In Year 3, the modules increasingly look at the relationships between writing and the world beyond the University - looking at publishing, producing, community audiences, writing and teaching - and a specific collection of writings, a particular theme or critical theory is considered in detail. Modules tend to be closely related to the research interests of teaching staff and engage with cutting-edge developments in the discipline.

In the Creative Writing modules, you move progressively through a structured series of writing assignments and exercises, enhanced by a workshop environment that will form a critical understanding of your own writing and the writing of others.

Year 1

Core modules:

  • Early English Texts and Contexts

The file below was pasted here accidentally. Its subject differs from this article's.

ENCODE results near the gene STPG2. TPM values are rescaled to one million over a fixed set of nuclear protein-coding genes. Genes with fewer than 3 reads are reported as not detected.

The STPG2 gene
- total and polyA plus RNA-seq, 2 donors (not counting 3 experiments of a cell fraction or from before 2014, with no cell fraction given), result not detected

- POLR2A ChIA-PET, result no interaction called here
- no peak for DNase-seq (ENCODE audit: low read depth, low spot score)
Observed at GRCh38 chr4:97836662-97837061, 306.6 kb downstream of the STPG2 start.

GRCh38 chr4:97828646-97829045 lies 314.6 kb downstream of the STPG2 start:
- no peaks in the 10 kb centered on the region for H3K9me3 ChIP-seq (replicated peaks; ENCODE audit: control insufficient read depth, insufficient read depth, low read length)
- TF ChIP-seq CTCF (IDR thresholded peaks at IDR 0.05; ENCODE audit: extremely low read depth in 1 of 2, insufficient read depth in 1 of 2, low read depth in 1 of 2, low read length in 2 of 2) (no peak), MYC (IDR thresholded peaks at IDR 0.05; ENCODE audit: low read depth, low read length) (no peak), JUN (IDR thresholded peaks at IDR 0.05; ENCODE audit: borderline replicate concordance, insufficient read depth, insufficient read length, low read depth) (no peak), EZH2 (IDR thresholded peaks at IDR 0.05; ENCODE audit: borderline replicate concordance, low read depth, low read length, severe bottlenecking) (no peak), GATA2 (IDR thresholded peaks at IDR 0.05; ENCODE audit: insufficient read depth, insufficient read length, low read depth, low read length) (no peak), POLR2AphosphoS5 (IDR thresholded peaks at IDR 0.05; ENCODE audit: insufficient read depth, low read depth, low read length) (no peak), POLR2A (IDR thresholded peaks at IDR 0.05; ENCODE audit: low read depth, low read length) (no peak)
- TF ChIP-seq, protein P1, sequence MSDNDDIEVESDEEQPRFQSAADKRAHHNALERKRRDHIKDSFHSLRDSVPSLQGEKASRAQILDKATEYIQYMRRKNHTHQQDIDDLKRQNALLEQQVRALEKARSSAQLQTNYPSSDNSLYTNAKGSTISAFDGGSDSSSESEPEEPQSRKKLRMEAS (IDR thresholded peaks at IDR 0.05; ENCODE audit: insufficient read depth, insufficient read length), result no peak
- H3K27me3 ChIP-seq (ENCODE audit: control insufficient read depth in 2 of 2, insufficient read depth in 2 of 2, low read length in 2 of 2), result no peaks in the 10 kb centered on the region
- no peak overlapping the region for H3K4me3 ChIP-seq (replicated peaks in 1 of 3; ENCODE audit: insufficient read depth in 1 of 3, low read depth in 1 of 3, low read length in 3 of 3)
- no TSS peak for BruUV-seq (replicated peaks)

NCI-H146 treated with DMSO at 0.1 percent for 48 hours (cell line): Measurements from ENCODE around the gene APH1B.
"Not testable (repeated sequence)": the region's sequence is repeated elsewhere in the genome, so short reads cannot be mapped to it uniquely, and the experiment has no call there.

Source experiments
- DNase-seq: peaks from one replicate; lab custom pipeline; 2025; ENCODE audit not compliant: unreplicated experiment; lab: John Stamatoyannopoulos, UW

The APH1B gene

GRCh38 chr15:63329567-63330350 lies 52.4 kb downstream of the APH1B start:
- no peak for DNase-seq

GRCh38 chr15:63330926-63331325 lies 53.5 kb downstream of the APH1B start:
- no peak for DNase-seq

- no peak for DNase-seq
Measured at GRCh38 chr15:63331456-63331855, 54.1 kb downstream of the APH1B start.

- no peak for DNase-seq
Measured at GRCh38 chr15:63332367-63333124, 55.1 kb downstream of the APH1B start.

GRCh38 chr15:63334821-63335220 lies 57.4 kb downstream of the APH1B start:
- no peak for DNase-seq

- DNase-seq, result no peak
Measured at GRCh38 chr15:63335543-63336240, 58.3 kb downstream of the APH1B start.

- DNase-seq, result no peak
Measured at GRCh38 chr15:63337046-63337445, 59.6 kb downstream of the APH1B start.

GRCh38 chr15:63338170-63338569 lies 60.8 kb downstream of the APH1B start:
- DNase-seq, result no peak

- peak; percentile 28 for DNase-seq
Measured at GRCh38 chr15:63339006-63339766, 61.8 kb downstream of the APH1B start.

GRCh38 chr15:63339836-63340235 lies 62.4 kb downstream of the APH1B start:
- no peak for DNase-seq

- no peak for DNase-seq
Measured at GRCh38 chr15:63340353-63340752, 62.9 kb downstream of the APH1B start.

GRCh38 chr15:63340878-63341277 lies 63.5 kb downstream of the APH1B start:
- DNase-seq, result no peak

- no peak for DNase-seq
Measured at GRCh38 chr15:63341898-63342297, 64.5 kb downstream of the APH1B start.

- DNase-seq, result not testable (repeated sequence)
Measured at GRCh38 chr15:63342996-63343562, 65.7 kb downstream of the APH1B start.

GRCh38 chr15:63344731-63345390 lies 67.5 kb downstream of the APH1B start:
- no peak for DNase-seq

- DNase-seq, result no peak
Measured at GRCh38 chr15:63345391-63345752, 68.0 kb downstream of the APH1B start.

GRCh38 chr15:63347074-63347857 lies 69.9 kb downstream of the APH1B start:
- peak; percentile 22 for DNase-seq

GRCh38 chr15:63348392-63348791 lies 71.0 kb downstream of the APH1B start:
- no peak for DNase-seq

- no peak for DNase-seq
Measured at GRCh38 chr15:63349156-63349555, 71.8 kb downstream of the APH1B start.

• Introduction to English Studies
  • Critical Reading 1
  • Critical Reading 2
  • Scriptwriting
  • Creative Non-fiction

Optional modules:

  • Introduction to Poetry
  • Transatlantic Narratives
  • America and Americanisation
  • The Literatures and Cultures of the Black Atlantic
  • American Genres
  • Digital America

Year 2

Optional modules:

  • Shakespeare and Early Modern Drama
  • Seventeenth-Century Literature and Revolution
  • Nineteenth-Century Romanticism
  • The Modern Age
  • Chaucer and His World
  • Shakespeare and Seventeenth-Century Drama 
  • Eighteenth-Century Romanticism
  • Victorian Fictions
  • British Literature in the Age of Reason 1688-1743
  • Literature in the Shadow of Revolution1745-1775-1789
  • Gothic and Romantic Fiction
  • Postcolonial Fictions
  • The Postmodern Age
  • Individual Project
  • Literary Adaptations for Film and Television
  • Contemporary Children's Literature